Mason was soon high in Mary's favour. Although he held no ecclesiastical office during the reign, his secular preferments were restored to him. He attended the council when in England, and in 1554 he was made treasurer of the chamber, his salary for this office and the mastership of the posts being 240l. a year and 12d. a day. In the same year he was elected for Southampton, which he represented till his death. In October 1553 he was appointed ambassador to the emperor's court at Brussels, and remained there busily employed until 1556. He arranged for the return of Pole, of whom he spoke highly; had several interviews with the emperor, and was present in October 1555 at the ceremony of Charles's abdication at Brussels, his account of which has been frequently quoted (cf. Motley, Dutch Republic, i. 110). In the same year it was rumoured that he was to be recalled and made chief secretary (Cal. State Papers, Venetian, vol. vi. pt. i. p. 245), but a request for leave to return home in July 1556, granted by Mary, was negatived by Philip (ib. p. 555). Mason was on friendly terms with most of the English residents abroad, and in 1556 Dr. John Caius the younger [q. v.] dedicated to him an edition of his ‘De Medendi Methodo,’ reprinted at Louvain. Early in May Sir Peter Carew [q. v.] and Sir John Cheke [q. v.], whose wife was Mason's stepdaughter, were arrested between Mechlin and Antwerp, transferred to England, and imprisoned in the Tower. Bishop Ponet subsequently accused Mason of treacherously inviting them to Antwerp with a view to their arrest (Strype)—an act which Mason's friendly private relations with Cheke and Cheke's family would certainly render especially discreditable to him (Harington, Nugæ Antiquæ, pp. 49–51). But the charge is not proven (cf. Cal. State Papers, Venetian, vol. vi. pt. i. p. 486).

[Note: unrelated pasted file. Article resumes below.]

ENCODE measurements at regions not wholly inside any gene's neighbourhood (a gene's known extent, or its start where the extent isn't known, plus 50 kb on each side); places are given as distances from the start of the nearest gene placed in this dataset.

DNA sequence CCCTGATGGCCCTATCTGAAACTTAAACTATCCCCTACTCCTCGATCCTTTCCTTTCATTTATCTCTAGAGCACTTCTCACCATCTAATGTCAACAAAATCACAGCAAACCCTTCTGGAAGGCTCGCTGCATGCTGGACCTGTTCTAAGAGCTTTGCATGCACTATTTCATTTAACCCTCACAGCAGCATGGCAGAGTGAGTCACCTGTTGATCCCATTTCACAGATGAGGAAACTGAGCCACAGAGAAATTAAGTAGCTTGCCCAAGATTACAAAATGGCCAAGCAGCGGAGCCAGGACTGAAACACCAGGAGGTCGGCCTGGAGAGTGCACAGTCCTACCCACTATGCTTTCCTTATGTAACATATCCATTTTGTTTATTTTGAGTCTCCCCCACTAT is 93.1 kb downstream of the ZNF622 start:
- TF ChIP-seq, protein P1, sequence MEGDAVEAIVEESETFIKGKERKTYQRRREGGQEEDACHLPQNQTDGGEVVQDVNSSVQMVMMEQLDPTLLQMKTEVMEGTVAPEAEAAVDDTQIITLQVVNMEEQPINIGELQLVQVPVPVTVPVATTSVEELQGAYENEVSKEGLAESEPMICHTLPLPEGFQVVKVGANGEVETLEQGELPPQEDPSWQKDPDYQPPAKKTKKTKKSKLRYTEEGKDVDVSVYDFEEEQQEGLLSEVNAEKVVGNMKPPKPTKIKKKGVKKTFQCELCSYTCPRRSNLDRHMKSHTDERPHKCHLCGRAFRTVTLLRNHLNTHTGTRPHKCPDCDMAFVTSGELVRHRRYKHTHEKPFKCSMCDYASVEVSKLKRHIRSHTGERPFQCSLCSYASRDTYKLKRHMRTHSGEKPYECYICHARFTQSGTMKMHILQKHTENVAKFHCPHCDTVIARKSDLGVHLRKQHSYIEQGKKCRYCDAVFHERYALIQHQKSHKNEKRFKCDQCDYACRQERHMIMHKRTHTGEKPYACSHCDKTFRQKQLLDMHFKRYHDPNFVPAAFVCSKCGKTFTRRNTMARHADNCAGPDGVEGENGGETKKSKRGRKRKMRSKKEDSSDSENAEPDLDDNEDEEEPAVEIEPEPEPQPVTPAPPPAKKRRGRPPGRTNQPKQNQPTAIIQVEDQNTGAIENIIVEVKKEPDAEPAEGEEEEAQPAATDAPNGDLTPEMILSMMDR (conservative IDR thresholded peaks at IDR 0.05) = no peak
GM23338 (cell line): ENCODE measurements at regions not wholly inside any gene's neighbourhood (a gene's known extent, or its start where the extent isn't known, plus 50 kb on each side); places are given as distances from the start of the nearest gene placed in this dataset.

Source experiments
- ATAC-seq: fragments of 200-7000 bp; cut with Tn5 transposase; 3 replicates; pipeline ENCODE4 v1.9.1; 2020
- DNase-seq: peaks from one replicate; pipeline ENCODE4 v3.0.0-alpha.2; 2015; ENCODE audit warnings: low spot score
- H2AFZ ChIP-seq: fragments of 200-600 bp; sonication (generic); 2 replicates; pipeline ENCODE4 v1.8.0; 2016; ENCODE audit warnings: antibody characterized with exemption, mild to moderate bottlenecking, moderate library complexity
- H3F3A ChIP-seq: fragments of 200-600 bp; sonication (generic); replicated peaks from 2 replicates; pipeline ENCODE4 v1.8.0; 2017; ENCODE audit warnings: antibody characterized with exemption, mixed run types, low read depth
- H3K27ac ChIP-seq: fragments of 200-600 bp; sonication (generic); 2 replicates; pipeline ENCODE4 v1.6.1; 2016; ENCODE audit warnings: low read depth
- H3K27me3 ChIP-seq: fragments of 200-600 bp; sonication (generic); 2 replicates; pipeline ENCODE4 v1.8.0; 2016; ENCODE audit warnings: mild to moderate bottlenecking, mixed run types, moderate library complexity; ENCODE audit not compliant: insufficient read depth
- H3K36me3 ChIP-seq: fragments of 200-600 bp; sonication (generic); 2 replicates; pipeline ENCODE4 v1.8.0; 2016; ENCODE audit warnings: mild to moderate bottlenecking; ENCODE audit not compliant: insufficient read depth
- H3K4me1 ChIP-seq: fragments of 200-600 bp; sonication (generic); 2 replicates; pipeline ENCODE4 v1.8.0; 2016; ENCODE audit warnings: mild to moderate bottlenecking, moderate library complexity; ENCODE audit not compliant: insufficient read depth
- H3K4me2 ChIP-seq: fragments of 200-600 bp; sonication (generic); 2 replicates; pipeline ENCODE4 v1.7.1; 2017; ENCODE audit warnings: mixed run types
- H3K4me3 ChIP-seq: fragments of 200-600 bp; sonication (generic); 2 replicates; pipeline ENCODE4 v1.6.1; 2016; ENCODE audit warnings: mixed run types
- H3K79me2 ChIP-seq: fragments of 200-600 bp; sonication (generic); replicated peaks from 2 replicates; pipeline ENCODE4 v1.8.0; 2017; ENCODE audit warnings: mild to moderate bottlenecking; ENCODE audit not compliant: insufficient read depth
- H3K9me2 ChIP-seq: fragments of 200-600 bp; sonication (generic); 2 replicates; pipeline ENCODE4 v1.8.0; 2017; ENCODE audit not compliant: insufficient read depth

In September 1556 Mason's repeated requests for recall were granted. He regularly attended the council from November 1556 until the end of the reign, and with his colleagues retained his position at the accession of Elizabeth. In addition to his other offices, he was now restored to the deanery of Winchester, and on 20 June 1559 was re-elected chancellor of Oxford University. On 22 Nov. 1558 he was appointed, with Paget, Petre, and Heath, to transact any important business that might arise before the queen's arrival in London; he used his influence in favour of peace with France, and was described by the Spanish envoy as a friend to the French king (ib. Spanish, 1558–67, p. 34), but before 1560 he had become an advocate of the Spanish marriage, in which he was supported by Paget (Froude, vi. 356 note). On 7 March 1558–9 he was despatched to Cateau-Cambrésis to correct and supplement the action of the commissioners whose conduct in the negotiations for peace had given offence to the queen (ib. For. Ser. passim). He returned on 3 April. Thenceforth he remained in London, directing in great measure the foreign policy of England, and actively engaging in all the ordinary work of the council (cf. ib. Foreign, Spanish, and Venetian Ser. passim). In 1564 he was commissioned to settle a treaty of commerce with France. On 26 Dec. he re-resigned his chancellorship of Oxford, and he was present at the council, apparently for the last time, on 4 June 1565. He died on 20 or 21 April 1566, aged 63, and was buried in St. Paul's Cathedral, where a monument was erected by his widow on the north wall of the choir, with an inscription in verse by his adopted son, Anthony Wyckes. Owen Rogers obtained a license to print an epitaph upon him (Ames, Typogr. Antiq. ed. Herbert, p. 887). He is sometimes stated to have been chancellor of the Duchy of Lancaster, but on insufficient evidence.